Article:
Global payment gains traction in Massachusetts
■ Children's Hospital Boston and Partners HealthCare reached restructured contracts with insurers in an effort to control costs.
By Emily Berry — Posted Feb. 8, 2012
Two large hospital systems in Massachusetts have reached agreements with health plans to scrap their fee-for-service contracts in favor of global payments in an effort to control the growth of spending in the next few years.
Children's Hospital Boston agreed to operate under Blue Cross Blue Shield of Massachusetts' Alternative Quality Contract (AQC), and Partners HealthCare, the parent organization of Massachusetts General Hospital and Brigham and Women's Hospital, agreed to work under a global fee contract with Tufts Health Plan. Both new contracts, which were announced in January, are part of a wave of change in the state as it moves from a fee-for-service health care payment system to a new type of capitation, or "global payment" system.
Under a global payment arrangement, a hospital or a physician group agrees to accept a flat fee for caring for a patient over a month or year, and generally has an opportunity to earn more if their care meets quality thresholds. Advocates say linking quality of care to a flat fee makes the arrangement different from older forms of capitation, which fell out of favor because of concerns that hospitals and doctors were denying care to avoid losing money.
The parties involved in the latest renegotiated contracts said they worked out the new deals in an effort to control the growth of premiums for insured patients.
Partners said in a statement that it expected to receive $105 million less from Tufts during the next four years than it would have under its traditional contract. Combined with savings from a new arrangement with Blue Cross Blue Shield in October 2011, its shift away from fee-for-service payments would mean about $345 million in savings for patients during the next four years, the hospital system said.
The Children's Hospital contract with the Massachusetts Blues will save about $83 million for consumers during the next two years, the hospital said. The contract will bring 1,238 new physicians under the payment system, according to the joint statement from the insurer and hospital. Some of what the Massachusetts Blues pays Children's Hospital and its physicians will depend on clinical outcomes for patients, such as how well they can prevent post-surgical infections.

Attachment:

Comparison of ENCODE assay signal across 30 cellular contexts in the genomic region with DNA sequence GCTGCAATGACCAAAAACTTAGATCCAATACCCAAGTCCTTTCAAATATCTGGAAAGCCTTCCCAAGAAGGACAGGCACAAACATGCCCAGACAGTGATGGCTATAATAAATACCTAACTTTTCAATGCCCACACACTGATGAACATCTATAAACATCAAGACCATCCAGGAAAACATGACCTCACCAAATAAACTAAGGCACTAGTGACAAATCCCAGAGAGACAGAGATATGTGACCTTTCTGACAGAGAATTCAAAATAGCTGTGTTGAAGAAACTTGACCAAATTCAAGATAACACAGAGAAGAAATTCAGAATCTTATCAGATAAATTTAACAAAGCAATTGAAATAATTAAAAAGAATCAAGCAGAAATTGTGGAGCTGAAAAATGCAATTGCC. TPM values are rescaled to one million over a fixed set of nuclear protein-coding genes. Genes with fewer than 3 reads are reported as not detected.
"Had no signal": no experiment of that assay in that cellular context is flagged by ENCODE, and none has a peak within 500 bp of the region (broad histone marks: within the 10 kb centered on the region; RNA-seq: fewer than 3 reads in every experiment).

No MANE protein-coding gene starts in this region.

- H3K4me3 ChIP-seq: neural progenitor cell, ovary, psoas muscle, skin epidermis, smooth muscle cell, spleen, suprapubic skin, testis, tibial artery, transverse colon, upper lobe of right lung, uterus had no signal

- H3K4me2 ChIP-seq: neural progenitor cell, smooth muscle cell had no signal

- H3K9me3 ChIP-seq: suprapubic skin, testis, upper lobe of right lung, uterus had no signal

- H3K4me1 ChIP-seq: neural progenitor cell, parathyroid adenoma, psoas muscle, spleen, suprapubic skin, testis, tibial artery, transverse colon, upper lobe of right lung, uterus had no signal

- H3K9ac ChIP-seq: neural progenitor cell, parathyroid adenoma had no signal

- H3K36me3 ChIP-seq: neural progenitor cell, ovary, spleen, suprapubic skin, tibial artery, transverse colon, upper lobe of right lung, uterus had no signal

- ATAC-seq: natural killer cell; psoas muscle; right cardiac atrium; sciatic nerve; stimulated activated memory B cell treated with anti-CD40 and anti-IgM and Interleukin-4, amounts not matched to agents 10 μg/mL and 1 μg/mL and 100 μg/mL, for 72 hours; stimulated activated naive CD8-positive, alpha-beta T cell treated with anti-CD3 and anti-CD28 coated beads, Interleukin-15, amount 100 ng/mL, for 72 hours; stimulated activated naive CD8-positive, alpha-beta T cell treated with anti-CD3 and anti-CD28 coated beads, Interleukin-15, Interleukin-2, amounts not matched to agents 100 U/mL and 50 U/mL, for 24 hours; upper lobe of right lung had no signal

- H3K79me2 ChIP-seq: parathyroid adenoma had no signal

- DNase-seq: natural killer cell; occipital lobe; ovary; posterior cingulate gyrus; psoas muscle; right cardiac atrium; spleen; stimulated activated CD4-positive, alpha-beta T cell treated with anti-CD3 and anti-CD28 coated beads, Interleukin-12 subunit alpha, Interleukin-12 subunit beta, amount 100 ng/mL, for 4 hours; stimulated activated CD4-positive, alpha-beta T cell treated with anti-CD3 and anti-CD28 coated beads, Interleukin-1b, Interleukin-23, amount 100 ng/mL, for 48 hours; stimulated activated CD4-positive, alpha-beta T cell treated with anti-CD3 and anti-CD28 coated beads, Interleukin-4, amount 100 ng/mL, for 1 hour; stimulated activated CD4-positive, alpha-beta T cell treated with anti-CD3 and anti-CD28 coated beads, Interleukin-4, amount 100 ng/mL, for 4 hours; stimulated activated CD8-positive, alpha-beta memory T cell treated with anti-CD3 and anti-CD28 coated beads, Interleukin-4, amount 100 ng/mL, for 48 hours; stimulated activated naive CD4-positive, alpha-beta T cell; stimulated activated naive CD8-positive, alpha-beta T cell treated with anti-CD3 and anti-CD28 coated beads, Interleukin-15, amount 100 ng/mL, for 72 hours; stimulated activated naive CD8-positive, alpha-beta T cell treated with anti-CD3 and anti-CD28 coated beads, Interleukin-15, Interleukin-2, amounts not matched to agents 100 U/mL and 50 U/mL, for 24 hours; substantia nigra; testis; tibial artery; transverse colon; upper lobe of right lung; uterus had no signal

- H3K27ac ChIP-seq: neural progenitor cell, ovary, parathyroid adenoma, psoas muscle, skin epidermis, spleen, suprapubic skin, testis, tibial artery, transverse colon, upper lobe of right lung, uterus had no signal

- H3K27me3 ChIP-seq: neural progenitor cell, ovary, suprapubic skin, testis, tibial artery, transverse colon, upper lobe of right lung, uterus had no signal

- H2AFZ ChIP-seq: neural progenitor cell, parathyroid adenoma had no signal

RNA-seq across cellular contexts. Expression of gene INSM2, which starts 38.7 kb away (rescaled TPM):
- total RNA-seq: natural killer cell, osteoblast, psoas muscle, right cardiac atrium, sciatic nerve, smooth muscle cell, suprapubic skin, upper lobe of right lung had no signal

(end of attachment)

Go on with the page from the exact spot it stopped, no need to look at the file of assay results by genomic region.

The Partners and Children's Hospital contracts are a sign of hospitals and health plans' getting on board with global payments at the urging of state officials, particularly Gov. Deval Patrick, who has demanded that hospitals and insurers work to reduce cost disparities and scale back the price of insurance coverage.
The move to a new type of payment system followed the state's adoption of a near-universal coverage requirement.
In February 2011, the governor proposed health care cost-cutting legislation that would rely in part on moving all state-sponsored health coverage to a global fee payment system, including Medicaid enrollees. That follows what a panel of health experts, including a representative from the Massachusetts Medical Society, recommended in 2009.
Massachusetts physicians have urged a gradual shift to global payments, but a rapidly growing list of hospital systems and physician groups have signed on to Blue Cross Blue Shield's Alternative Quality Contract, even without any legislative action pushing them to do so.
"I think there's a spreading realization among providers in a lot of places that we can't continue on the course we're on," said Stuart Guterman, vice president of payment and system reform and executive director of the Commission on a High Performance Health System at the Commonwealth Fund, a private foundation that advocates better health care access and quality.
"Some of the more enlightened [doctors] realize there's a connection between the way things operate under the fee-for-service health care financing system and many of the things that make them unhappiest professionally -- the things that make them feel like hamsters on a wheel," he said.
The Commonwealth Fund is helping to pay for an assessment of the Massachusetts Blues' AQC. There are signs that the arrangements have saved money, and no sign that the new system is making physicians or patients unhappy, Guterman said.
The Massachusetts Blues wants to see the rest of the state's health care system adopt the same kind of payment system, and the company is calling on the government to require public payers to make the change.
"The private market is already moving in this direction, but the single biggest step the state and federal government can take is to direct Medicaid and Medicare to move to global payments," the Blues' statement said.